Philo Harbison

Philo Harbison, wife Lillie Perkins Harbison (leaning on the counter) and friends gather in his hardware and general merchandise store at 128 W. Union St. in Morganton. The store is where services for St. Stephen's Episcopal Church were once held.

Editor's Note: This is the first in a three-part series.

As families and communities celebrate the birth of Christ this holiday season, two Morganton congregations are developing an exciting relationship. The groundbreaking union of two historic churches proves that, in a world where judgment and hatred are never rid, love and unity still exist.

St. Mary’s Episcopal Church and the historically African-American St. Stephen’s Episcopal Church both have their own stories to tell. Both are deeply rooted in the history of Burke County, and they began sharing a priest in 2008 when each was facing financial difficulty.

Since then, joined together by the Rev. Francis King, the two parishes become one. As a new year approaches, the two have created an unconventional but extraordinary union, worshipping and serving the community under one roof as St. Mary’s-St. Stephen’s Episcopal Church.

Like with any union, though, the individual histories of each component play an indelible role in the legacy of the whole.

“This is something remarkable,” said Allen Fullwood, originally a member of the St. Stephen’s parish. “A unique thing has happened here between St. Mary’s and St. Stephen’s.”

In the same way that many African-American churches began, so did St. Stephen’s Episcopal Church of Morganton.

“Not just in the Episcopal Church, but certainly with the Presbyterian and the Methodist as well … there had been the attendance of slaves and freed blacks with the whites, although they were relegated to separate parts of the church,” said Fullwood. “But as one historian had written many years ago, they were emancipated in 1863 and excommunicated in 1867.

“Immediately following the Civil War, the congregations were all separated. That is really how this came about,” said Fullwood. “When we talk about the early beginnings of the black church, St. Stephen’s is a very visible example. The church progressed, although not on its own, and was still dependent on Grace Episcopal.”

In 1889, the church began as an Episcopal Mission in downtown Morganton. According to “The Heritage of Burke County,” collected by the Burke County Historical Society, a small group of interested people joined “in response to the plan of the Episcopal Diocese of North Carolina to establish a separate church for the ‘colored’ people in the Morganton area.”

The group met in the upstairs of 128 W. Union St., in what was then a hardware and general store owned by Philo Gaither Harbison. A devoted member of the Gaston Chapel A.M.E. Church, Harbison was the first black man to own a building in downtown Morganton.

He and his wife, Lillian “Lillie” Perkins, were “deeply religious and were very active in community religious activity.” Harbison was considered “one of the more wealthy and influential citizens of the county” and Lillie was instrumental as “a leader in the organization of the church.”

The Rev. McDuffey, priest-in-charge at St. Matthias Church in Asheville, traveled weekly to help organize the mission. According to the St. Mary’s-St. Stephen’s website, the Church was consecrated in 1891 and nine men and women from three families were confirmed: the Averys, the Lytles and the Woodards.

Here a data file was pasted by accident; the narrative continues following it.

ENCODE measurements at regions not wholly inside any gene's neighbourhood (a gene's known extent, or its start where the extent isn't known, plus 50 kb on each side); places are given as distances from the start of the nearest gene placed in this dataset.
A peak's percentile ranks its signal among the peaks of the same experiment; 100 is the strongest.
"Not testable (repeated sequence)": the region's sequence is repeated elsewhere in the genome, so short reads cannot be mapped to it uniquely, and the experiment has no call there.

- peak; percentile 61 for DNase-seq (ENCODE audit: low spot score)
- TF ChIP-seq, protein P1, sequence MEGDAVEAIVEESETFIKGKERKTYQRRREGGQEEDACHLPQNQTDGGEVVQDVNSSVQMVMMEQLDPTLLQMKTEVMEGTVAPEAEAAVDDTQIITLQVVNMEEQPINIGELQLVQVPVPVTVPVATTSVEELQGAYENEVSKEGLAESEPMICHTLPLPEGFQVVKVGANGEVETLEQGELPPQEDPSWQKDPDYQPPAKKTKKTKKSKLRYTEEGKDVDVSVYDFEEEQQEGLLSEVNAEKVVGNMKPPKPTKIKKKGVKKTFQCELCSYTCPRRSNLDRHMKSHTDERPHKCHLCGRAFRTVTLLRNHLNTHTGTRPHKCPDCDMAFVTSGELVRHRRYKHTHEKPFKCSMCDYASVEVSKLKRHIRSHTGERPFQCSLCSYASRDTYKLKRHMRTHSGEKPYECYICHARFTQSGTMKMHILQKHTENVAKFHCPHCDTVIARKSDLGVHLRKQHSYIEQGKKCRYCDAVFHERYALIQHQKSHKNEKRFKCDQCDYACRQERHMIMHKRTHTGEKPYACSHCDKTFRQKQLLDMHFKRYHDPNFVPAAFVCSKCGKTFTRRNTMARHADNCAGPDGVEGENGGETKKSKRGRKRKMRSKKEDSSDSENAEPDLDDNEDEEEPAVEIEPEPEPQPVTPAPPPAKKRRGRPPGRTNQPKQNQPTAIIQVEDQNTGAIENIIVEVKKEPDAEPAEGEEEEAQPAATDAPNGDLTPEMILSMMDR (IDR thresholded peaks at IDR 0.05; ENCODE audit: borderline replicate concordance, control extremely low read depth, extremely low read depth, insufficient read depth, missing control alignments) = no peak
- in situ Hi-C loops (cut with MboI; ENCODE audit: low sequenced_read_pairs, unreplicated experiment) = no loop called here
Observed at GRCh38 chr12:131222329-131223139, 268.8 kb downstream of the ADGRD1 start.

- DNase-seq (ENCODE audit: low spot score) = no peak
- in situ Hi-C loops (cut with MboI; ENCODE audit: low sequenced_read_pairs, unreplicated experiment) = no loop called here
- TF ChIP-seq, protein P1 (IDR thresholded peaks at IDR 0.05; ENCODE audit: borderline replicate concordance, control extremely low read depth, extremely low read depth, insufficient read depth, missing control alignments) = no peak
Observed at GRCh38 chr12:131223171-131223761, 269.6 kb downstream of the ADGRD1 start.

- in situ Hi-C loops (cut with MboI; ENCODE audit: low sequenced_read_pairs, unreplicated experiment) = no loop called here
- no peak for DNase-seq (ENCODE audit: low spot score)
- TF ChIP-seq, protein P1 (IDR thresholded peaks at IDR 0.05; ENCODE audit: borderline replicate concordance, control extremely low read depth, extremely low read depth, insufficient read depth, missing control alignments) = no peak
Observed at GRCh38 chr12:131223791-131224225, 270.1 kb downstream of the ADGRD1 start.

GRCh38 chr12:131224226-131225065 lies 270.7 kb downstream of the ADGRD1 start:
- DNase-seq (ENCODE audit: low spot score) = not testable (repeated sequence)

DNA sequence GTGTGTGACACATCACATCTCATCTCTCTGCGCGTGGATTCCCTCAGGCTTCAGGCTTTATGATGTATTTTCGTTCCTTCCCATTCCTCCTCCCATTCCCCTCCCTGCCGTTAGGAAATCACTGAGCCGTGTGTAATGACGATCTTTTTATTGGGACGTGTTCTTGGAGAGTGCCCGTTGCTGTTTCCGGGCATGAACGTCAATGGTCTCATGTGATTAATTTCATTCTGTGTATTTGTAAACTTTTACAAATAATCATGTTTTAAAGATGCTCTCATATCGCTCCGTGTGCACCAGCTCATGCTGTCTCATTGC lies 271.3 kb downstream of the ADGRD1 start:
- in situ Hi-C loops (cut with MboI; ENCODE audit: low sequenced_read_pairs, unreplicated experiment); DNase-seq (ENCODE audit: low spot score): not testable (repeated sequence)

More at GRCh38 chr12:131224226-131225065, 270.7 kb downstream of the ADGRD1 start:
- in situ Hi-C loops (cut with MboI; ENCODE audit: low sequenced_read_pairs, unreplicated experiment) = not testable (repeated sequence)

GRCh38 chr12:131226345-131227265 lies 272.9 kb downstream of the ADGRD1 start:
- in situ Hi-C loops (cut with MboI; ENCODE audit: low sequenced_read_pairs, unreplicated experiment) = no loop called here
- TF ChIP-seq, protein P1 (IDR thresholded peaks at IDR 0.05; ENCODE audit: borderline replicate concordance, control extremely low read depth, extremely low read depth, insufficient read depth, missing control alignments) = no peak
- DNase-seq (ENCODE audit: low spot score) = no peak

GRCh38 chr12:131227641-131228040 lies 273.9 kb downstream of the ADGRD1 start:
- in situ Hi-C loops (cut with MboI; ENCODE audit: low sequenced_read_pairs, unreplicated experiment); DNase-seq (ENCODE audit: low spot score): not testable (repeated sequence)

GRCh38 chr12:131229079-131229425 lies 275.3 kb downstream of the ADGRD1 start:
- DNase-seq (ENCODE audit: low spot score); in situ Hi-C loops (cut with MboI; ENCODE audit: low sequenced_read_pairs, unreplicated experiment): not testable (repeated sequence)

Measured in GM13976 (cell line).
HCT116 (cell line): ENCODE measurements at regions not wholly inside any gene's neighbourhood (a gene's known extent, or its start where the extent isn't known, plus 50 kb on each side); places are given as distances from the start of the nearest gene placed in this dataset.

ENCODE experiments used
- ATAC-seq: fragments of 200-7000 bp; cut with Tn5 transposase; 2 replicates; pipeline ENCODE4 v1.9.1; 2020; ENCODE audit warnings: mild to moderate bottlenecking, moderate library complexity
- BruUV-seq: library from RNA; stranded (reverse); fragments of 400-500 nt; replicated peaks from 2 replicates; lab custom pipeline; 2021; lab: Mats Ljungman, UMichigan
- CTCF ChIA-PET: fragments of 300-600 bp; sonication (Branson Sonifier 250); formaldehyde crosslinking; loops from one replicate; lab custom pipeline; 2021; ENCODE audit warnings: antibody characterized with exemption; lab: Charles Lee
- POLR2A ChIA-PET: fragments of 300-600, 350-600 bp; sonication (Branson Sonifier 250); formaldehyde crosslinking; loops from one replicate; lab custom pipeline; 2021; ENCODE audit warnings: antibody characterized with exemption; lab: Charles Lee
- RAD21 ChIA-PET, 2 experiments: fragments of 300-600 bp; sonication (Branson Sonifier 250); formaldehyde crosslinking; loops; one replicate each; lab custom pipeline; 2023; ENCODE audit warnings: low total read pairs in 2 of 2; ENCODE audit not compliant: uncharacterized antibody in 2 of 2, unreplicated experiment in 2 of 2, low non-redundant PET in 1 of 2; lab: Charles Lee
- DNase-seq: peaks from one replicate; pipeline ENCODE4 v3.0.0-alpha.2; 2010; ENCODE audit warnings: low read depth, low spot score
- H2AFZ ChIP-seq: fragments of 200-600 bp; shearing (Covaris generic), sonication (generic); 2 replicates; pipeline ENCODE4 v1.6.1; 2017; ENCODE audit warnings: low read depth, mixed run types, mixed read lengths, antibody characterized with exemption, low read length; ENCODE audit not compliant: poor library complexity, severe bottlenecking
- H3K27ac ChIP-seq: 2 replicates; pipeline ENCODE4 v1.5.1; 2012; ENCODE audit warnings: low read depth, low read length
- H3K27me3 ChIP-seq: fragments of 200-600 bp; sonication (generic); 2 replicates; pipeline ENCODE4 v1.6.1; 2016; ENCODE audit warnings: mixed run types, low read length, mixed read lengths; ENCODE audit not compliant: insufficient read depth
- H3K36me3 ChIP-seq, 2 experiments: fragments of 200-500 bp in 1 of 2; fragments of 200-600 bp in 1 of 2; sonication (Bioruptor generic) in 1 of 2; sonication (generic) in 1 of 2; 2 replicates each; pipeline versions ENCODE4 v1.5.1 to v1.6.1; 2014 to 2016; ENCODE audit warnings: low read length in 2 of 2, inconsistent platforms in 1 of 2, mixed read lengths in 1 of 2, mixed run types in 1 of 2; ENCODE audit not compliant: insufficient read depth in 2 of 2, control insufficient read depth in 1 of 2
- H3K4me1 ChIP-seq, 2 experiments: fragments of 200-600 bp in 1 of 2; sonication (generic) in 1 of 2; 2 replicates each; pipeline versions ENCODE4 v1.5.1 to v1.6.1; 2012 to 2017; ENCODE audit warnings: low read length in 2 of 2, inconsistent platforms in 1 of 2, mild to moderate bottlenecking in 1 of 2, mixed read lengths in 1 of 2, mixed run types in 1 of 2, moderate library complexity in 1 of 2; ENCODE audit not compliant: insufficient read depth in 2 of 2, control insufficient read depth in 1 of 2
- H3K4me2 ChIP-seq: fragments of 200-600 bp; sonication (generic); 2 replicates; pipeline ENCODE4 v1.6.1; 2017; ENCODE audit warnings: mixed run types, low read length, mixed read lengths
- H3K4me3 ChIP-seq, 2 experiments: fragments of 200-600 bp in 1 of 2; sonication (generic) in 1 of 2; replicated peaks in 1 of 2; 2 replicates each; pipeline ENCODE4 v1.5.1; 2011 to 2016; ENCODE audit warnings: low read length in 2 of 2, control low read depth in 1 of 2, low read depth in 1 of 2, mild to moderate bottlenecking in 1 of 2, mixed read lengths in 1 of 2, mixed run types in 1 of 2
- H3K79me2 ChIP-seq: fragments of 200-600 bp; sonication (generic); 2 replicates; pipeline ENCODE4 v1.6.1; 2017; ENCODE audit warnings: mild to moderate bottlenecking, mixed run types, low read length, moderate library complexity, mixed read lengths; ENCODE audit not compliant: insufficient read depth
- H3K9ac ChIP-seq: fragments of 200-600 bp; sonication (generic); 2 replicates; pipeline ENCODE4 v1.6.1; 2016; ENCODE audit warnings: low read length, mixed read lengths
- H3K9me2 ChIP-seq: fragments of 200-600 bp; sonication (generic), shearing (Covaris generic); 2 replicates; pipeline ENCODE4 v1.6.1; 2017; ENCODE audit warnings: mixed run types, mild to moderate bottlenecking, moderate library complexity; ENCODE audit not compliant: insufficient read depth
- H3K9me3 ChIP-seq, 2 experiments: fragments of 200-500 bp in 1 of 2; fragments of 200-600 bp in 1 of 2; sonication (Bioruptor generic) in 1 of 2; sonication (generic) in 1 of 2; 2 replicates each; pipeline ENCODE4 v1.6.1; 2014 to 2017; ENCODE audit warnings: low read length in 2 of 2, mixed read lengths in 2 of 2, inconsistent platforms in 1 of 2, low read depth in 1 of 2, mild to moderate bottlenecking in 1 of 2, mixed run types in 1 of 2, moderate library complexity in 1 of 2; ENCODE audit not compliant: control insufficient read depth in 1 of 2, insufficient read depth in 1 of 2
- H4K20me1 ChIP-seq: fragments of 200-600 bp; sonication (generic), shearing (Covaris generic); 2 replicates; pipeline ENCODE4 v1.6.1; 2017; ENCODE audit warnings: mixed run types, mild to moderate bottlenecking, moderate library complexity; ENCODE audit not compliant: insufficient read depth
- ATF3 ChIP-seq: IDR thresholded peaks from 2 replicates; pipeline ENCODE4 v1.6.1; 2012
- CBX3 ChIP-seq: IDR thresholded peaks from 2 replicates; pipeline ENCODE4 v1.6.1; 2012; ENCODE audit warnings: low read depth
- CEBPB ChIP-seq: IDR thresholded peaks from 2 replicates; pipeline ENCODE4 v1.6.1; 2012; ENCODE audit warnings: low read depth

An acre of land adjoining the rectory of Grace Episcopal Church was designated in 1891 where a frame church and schoolhouse were built. In 1897, St. Stephen’s Episcopal School was opened and Lillie Harbison was its first teacher.

The church continued to remain a vital part of the African-American community, and was relocated to 318 Bouchelle St. in 1949.

Fullwood has done his own research on the history of St. Stephen’s and, having been raised near the church, he has an insightful perspective of its role as the hub of the community.

“I don’t know what the membership was in 1949, but I know it was substantial. For awhile, St. Stephen’s really flourished,” said Fullwood. “I was just a kid, but all of the kids in the neighborhood attended the church whether they were Episcopalian or not. You went to Bible school there and participated in other activities.

“I am an Episcopalian of short duration, but I’ve been attending St. Stephen’s much longer than that. I grew up in the neighborhood, which was predominantly African American, and the church was the center of everything. It was the first institution established in that community … When you look at the history of the black church, you’re basically looking at the history of a people.”

From its inception, St. Stephen’s relied on and maintained a close relationship with Grace Episcopal Church. As time passed and generations continued, the connection between the two parishes began to dissipate and, like many churches, St. Stephen’s faced a decline in membership.

By 2008, the church was unable to afford a full-time or even a part-time priest, and reached out to the Episcopal Diocese of Western North Carolina for help. Canon Jim Pritchett proposed the unconventional idea to pool resources with a nearby church, and so began the story of St. Mary’s-St. Stephen’s Episcopal Church.

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